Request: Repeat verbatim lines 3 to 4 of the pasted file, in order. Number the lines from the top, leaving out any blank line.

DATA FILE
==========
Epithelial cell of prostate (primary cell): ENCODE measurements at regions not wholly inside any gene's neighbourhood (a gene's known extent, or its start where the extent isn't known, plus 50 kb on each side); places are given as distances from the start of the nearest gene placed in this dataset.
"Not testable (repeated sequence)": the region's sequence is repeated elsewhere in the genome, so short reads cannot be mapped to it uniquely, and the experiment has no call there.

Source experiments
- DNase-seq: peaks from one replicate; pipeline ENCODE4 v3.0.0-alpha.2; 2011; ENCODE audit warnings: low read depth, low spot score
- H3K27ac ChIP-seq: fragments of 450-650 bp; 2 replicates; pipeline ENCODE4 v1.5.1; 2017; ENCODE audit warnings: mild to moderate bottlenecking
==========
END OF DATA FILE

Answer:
Source experiments
- DNase-seq: peaks from one replicate; pipeline ENCODE4 v3.0.0-alpha.2; 2011; ENCODE audit warnings: low read depth, low spot score